Welcome to another issue of PLN. As I write this I don't know how successful our plea for donations in the last PLN was. Hopefully everyone who hadn't donated yet was overcome with a spirit of generosity.
In an attempt to avoid having to ask for money each issue we are hoping to acquire institutional subscribers to PLN. From now on PLN will be available to institutions such as companies, agencies, libraries, law libraries, etc. for the low rate of $60.00 a year.
To do this we need help from our prison readers and those who are employed by agencies that have some input into what publications are subscribed to. If you like PLN and think others would benefit from reading it, take this issue of PLN to the librarian or person responsible for ordering subscriptions at that facility and encourage them to subscribe to PLN at our institutional rate.
This will accomplish two things. First, it will make PLN available to a wider body of readers than it is now, and secondly, if we can sell just 24 institutional subscriptions we can publish PLN at our current rate for a year with no additional income. Which means no more pleas for money for a whole year! But we need your support to be able to pull it of.
While I'm on the subject of donations, I would like to thank Larry Jantz (property officer), Robin Moses (correction program manager, retired) and Ronald Van Boening (associate superintendent) for their indirect donation of $80.00 to PLN. I recently won part of a lawsuit where the above gentlemen deprived me of some legal materials and books on Marxism. As part of the settlement the taxpayers of Washington State gave me $200.00 of which $80.00 have gone to PLN. That covered about half our costs for this issue.
In follow ups to other stories that we have covered in PLN, readers may recall my article in the February, 1991 issue of PLN concerning the brutalizing of CBCC prisoner Aaron Fast by a gang of eight white prison guards.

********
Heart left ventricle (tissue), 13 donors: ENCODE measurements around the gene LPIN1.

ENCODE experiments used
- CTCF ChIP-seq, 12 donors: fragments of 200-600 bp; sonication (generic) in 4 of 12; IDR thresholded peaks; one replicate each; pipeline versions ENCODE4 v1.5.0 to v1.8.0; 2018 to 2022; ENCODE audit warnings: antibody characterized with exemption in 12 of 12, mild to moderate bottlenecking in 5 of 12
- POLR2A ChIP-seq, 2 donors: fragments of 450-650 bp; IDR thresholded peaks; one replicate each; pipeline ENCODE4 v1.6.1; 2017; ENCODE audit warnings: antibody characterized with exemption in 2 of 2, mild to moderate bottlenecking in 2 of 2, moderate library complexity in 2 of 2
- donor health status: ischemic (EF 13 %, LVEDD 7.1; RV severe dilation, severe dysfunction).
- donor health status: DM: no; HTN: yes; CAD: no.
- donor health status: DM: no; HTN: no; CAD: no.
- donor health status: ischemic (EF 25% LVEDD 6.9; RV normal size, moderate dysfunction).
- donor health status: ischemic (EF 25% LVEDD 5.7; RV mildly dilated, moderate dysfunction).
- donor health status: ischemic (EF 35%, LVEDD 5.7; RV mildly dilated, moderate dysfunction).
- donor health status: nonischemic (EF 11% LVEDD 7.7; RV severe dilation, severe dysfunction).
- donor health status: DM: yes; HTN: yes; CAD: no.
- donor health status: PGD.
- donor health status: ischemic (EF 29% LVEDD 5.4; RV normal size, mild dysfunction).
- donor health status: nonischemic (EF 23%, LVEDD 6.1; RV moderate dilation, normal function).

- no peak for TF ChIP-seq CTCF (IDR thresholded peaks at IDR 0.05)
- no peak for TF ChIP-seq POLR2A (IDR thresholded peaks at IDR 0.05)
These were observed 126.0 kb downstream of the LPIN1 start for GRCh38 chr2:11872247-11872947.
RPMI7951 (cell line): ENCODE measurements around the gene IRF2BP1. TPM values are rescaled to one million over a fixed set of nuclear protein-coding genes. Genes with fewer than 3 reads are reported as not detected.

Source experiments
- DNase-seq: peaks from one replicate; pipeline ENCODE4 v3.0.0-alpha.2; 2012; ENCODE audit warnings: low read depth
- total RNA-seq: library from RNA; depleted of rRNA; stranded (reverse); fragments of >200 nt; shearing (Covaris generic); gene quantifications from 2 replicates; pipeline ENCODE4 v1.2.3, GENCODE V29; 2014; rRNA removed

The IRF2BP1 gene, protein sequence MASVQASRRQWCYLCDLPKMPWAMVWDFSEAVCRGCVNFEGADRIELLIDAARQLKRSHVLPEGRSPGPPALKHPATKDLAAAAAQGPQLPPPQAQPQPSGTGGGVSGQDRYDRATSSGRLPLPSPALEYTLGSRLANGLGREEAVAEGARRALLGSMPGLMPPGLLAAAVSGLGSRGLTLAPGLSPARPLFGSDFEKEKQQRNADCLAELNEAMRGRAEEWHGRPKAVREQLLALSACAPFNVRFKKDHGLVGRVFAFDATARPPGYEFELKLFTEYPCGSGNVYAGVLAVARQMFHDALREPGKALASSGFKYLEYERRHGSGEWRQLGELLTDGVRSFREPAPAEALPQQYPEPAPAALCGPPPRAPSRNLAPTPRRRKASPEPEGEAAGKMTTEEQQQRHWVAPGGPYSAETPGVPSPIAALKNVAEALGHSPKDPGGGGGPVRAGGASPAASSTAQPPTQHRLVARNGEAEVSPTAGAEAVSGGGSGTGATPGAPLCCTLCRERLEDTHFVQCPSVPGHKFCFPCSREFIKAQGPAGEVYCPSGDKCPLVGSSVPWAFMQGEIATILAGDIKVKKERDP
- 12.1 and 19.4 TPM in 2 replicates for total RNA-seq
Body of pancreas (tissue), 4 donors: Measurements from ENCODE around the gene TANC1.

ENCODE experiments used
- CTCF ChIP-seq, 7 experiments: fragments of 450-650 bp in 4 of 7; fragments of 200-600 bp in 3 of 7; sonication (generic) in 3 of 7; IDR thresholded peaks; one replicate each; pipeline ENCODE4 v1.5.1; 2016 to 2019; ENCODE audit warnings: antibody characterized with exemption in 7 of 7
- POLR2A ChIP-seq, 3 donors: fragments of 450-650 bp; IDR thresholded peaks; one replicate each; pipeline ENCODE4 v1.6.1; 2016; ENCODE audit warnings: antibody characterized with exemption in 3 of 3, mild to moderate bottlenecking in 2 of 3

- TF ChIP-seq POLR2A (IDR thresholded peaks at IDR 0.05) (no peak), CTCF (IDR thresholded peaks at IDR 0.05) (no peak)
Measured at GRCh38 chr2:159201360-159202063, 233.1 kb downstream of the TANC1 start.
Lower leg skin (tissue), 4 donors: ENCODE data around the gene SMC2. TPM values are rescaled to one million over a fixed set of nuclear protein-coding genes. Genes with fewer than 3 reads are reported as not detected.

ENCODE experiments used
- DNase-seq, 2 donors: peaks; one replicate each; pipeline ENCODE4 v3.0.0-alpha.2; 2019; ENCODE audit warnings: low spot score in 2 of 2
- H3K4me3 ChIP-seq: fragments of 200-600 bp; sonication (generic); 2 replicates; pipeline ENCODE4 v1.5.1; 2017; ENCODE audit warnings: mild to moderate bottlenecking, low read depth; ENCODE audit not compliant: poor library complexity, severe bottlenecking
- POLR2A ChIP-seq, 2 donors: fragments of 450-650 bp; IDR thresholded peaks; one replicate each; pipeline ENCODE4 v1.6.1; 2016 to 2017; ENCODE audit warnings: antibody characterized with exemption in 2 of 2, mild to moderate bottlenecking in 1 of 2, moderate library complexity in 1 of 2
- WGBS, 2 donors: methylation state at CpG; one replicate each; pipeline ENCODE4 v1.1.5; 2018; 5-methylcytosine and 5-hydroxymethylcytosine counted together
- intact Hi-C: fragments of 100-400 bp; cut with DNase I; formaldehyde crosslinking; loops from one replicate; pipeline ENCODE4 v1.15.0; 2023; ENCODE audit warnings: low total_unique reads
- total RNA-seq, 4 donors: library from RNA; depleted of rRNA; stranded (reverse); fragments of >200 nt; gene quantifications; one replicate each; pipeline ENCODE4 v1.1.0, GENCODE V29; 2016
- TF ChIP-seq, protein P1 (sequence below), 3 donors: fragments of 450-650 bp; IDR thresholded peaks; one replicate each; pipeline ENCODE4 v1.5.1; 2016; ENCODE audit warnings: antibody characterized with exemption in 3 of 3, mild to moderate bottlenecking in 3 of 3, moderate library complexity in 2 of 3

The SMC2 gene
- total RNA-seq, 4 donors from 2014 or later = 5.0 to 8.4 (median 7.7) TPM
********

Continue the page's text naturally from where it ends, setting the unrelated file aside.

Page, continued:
After I wrote that article Dan Pacholke, the captain at the prison, ordered me infracted for having written about the incident. I was found "guilty" of having "lied to staff" and sentenced to 20 days in the hole and 30 days loss of good time. Neal Brown, superintendent, dismissed the infraction on appeal stating that he would drop the infraction if I dropped the article. I didn't drop the article.
That issue of PLN was banned as being "inflammatory" at this prison and the warden on Feb. 1,1991 threatened to put me in the hole for "disruptive" behavior.
"Seattle Times" columnist Rick Anderson did a story on the above censorship which appeared in the March 15, 1991 edition of the "Seattle Times." The warden's assistant, Paula Norris said she didn't know what had happened to Aaron but that whatever I said was false.
Mr. Anderson did another column on this on April 1,1991, after having received numerous affidavits on Aaron's assault and on the censorship of PLN. He also reported on the racist discrimination against black prisoners at CBCC and the beating of CBCC prisoners Eddie Newman by Sgt. Delong and other white prison guards. The "Seattle Times" wasn't censored.
Since those articles appeared several citizens rights groups have distributed the affidavits of witnesses to the above and other prisoners beatings at CBCC to legislators and other elected officials. "The Progressive" in it's May 1991 issue has a short editorial on the subject as well.
I also received a letter from the Department of Justice informing me that they had received my complaint on Aaron's behalf and had asked the FBI to investigate the matter as a possible civil rights violation. PLN will keep readers posted on what happens with this investigation.
Last year in the May and June 1990 issues of PLN we reported the riot that occurred in CBCC's close custody unit after prisoner Terry Grant was beaten by prison guards. Several guards were themselves beaten when prisoners went to Terry's rescue and then F unit was seized and held for some four hours.
Three prisoners, Terry Grant, Bobby Lee and Robert Lindell were later charged with custodial assault. Terry and Robert are still-awaiting disposition of their charges but Bobby Lee had his charges of having allegedly assaulted prison guards dismissed after the judge ruled the state had waited too long to press charges.
Enjoy this issue of PLN; and be sure to share it with friends and family.
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